Building a Community of Care

Building a Community of Care

By Laura Purdy


For the past two years, we have championed mental health awareness at pep. Leaders within various roles have started these difficult and vulnerable conversations by sharing their personal stories of hope, growth, and learning. We now shift from awareness to action, intent on continuing to build a community of care. At the foundation of a community of care, there are three essentials: self-care, care for others, and accepting care yourself. On August 8th, pep held a fireside chat for the entire agency where I sat down with our CEO Ben Seinen, our EVP of Client Growth, Susan Goodyear, and our EVP of Talent and Culture, Leah Schaefer, to discuss this topic and what we can do starting today. Ben, Susan, and Leah have been with pep since the beginning, and as senior leaders, they are committed to cultivating a workplace where everyone can find success and feel they belong.

Each senior leader answered one question, and we started with our Ben Seinen – “How can each of us be accountable to our own role, responsibilities, and self-care AND follow through on the things that show care for our teams and colleagues?”

Ben spent time explaining why none of us can juggle all of these things, all of the time. Through a series of micro decisions each day, we can be intentional about what we can accomplish and what we can pass off or ask for help to complete. This includes being present for our colleagues, prompting an actual response and listening when you ask how someone is doing, relying on your team and network to check in when you are short on time and energy.

He also spoke about knowing our priorities – where we will flex and what is set in our routine. As we build trust with our teams, we can be vulnerable and confide in them, trusting them to support us when we need it and to ask for help with the reverse. pep promotes a culture of honest and transparent communication and values excellence and accountability. These efforts merge as we establish relationships with our teammates and colleagues to develop an environment where each of us fluctuates between self-care, caring for others, and accepting care ourselves.

The next questions went to Susan Goodyear – “Often accepting help is the most difficult of the three types of care. It can be even more difficult when we do not know what help looks like. How can we break down the myth that asking for help shows weakness? And how can we have open conversations with our teams when help is needed?”

In order to accept help, we must first be self-aware, consistently checking in with ourselves and with our teams. We strive to create a culture of psychological safety, so we can allow people to take risks and make mistakes without fear. And our focus is on teamwork, servant leadership, and empathy. With empathy comes the ability to bring our full, vulnerable self to work alongside our colleagues and to say, “we are going to figure it out”. Susan instructs leaders to define pep’s true scope with our clients and to allow team members to grow and develop with our myriad training resources.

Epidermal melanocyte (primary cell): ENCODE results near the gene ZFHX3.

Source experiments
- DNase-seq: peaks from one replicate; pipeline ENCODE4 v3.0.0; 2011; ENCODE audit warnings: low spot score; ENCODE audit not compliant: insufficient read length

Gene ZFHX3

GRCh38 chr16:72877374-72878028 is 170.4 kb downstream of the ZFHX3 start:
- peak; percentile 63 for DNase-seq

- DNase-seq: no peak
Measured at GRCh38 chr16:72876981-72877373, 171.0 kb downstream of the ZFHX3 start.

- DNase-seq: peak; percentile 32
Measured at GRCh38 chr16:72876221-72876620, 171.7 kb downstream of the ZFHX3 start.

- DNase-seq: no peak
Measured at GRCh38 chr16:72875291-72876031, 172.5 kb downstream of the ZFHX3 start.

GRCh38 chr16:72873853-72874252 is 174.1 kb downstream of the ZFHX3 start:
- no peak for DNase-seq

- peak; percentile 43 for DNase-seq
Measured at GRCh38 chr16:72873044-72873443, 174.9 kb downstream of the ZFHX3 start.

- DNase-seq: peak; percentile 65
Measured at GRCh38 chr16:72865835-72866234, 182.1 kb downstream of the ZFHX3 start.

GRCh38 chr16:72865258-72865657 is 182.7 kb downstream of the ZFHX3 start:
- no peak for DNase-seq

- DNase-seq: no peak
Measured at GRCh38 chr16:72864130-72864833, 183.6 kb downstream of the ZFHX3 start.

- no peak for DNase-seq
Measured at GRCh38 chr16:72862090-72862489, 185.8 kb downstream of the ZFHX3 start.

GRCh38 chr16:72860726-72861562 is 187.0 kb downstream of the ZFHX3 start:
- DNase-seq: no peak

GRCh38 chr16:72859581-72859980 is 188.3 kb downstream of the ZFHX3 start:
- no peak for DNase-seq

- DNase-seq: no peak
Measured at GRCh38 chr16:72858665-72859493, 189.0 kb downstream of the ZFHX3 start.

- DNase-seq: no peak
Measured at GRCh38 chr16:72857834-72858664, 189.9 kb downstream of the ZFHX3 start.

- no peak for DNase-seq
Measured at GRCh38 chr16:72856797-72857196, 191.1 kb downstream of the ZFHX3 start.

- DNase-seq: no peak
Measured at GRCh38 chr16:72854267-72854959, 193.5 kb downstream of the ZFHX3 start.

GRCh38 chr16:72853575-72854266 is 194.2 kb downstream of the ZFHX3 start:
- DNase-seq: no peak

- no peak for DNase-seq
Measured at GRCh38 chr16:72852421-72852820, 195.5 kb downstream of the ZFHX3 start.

For employees who are not comfortable sharing with their leader, we have peer support networks, people operations partners, employee resource groups, and an employee assistance program. Everyone is encouraged to choose development opportunities that will positively impact personal growth and the organization as a whole. Senior leaders at pep utilize modeling to emphasize our purpose and values. Ben chimed in to say that leading by example means, if you expect your team to accept help, you should also accept help. We are all responsible for shaping an environment where, instead of quietly struggling, we start speaking up. We start flexing the muscle until it is strong. One expectation of this conversation, this day, is to start having the tough conversations. We start saying, “I need a break now and need you to step up in these ways, and I’ll do the same for you later”.

My hope is that this conversation rings true for most, but Leah was tasked with answering – “What suggestions do you have for employees who may not feel supported or able to bring their authentic selves to the office or virtual workplace?” Leah encouraged a reflection of why you may not feel supported – is it something you directly experienced, that was said or heard secondhand, or is it related to past trauma? After identifying the root cause of the feeling, utilize our programs – Teladoc Mental Health or the myriad resources in our Employee Assistance Program. Or find someone and start a conversation – a leader, people-team partner, or senior leader. If you are private and prefer to separate work and home life, we encourage talking to someone outside the workplace. We respect the privacy and beliefs of our employees. We do not accept biased or discriminatory language or actions.

As a lovely close to a community building conversation, Ben, Susan, and Leah were asked – “What would you tell yourself on day 1 at pep if you could?” It was no surprise to hear words of encouragement and care that resonate with all of us. Establish boundaries, ask for help, and seek balance. Give yourself grace under pressure. Be compassionate to yourself and others. Enjoy the ride and be present – you’re going to meet the people who are going to be the most influential in your life. Be there for people – make sure they know they are not alone. Don’t shy away from the hard stuff. It was a lovely close to a community building conversation.

For pep, this is only the beginning, and we all play a part at work and in our communities. We can be mindful of our needs and the needs of those around us. We can strive to meet each other halfway. This concept of building a community of care is top of mind and heart for us. We hope it will be for you too.

Let’s get to work.

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